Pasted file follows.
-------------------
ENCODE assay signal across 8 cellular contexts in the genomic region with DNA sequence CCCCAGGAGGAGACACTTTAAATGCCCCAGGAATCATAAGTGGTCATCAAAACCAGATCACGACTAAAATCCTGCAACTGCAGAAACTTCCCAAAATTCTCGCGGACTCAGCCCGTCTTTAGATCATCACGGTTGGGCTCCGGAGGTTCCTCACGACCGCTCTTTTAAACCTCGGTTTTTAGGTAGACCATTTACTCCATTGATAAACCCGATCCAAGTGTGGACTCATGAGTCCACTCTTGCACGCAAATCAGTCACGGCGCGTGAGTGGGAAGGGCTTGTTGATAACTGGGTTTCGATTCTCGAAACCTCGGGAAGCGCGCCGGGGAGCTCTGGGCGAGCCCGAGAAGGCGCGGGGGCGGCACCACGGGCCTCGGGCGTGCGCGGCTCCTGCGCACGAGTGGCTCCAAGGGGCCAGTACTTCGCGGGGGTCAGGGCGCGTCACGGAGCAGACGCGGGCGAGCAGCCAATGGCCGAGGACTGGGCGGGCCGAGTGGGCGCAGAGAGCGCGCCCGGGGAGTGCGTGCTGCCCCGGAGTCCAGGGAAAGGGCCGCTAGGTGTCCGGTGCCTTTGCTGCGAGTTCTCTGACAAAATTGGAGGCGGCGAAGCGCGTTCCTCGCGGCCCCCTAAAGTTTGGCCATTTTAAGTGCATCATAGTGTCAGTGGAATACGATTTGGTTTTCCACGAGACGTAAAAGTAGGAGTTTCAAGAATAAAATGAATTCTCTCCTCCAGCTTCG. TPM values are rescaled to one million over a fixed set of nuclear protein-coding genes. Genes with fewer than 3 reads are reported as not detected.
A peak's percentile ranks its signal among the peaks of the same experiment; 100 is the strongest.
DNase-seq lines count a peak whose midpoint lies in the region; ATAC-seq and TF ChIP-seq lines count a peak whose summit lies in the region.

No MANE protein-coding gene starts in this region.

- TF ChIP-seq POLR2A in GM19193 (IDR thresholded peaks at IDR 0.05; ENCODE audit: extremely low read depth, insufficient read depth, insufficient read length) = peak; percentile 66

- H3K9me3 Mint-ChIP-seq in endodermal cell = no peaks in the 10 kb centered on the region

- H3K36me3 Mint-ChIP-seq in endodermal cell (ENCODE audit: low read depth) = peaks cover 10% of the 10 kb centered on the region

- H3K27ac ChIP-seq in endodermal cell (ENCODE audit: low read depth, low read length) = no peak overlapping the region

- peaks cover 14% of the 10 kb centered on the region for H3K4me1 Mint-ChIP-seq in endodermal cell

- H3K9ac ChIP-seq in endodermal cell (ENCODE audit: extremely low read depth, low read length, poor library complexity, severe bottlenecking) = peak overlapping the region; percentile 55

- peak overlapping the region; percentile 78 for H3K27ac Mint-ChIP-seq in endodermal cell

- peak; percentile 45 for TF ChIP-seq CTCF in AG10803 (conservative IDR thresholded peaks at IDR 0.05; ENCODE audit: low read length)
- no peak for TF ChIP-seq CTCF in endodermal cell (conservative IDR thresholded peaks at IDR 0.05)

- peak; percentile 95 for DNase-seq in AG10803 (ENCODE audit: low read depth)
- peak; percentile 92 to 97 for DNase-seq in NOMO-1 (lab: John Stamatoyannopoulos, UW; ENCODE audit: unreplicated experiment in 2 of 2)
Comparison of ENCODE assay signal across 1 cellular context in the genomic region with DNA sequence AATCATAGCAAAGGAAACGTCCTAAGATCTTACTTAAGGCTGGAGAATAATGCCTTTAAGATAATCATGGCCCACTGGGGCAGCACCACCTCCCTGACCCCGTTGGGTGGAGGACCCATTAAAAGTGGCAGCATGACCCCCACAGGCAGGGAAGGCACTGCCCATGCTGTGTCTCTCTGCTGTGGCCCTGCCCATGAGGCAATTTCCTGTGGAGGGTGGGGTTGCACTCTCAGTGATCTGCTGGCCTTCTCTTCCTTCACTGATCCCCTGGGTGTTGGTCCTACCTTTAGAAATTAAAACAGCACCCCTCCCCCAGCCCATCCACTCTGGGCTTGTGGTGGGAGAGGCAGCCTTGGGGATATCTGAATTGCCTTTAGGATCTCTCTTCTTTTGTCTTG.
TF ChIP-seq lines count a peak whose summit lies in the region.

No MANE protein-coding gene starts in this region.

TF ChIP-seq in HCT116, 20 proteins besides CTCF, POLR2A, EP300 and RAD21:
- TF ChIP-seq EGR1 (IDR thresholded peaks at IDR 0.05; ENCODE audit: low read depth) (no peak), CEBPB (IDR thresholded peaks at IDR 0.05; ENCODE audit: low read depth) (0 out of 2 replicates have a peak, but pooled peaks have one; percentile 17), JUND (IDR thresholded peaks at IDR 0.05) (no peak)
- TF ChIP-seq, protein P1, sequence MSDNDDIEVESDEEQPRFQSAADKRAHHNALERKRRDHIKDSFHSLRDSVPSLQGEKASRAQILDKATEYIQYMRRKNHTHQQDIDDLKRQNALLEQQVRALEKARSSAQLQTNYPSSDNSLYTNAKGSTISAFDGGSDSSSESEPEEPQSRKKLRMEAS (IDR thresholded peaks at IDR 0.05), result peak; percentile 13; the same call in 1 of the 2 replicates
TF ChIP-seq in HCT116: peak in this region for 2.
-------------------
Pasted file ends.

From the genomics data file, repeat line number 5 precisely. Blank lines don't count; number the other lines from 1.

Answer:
- TF ChIP-seq POLR2A in GM19193 (IDR thresholded peaks at IDR 0.05; ENCODE audit: extremely low read depth, insufficient read depth, insufficient read length) = peak; percentile 66